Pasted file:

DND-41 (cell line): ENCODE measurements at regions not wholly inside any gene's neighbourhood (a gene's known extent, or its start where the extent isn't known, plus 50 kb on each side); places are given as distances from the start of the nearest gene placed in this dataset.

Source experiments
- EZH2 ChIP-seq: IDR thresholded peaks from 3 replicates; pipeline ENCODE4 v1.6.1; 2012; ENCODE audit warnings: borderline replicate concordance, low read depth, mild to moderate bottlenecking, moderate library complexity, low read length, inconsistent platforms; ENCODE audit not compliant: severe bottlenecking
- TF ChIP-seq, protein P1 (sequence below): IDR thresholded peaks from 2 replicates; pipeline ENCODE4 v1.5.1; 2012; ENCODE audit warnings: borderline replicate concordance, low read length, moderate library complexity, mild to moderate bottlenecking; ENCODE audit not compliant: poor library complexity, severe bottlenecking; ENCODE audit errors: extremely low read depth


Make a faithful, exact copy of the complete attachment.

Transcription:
DND-41 (cell line): ENCODE measurements at regions not wholly inside any gene's neighbourhood (a gene's known extent, or its start where the extent isn't known, plus 50 kb on each side); places are given as distances from the start of the nearest gene placed in this dataset.

Source experiments
- EZH2 ChIP-seq: IDR thresholded peaks from 3 replicates; pipeline ENCODE4 v1.6.1; 2012; ENCODE audit warnings: borderline replicate concordance, low read depth, mild to moderate bottlenecking, moderate library complexity, low read length, inconsistent platforms; ENCODE audit not compliant: severe bottlenecking
- TF ChIP-seq, protein P1 (sequence below): IDR thresholded peaks from 2 replicates; pipeline ENCODE4 v1.5.1; 2012; ENCODE audit warnings: borderline replicate concordance, low read length, moderate library complexity, mild to moderate bottlenecking; ENCODE audit not compliant: poor library complexity, severe bottlenecking; ENCODE audit errors: extremely low read depth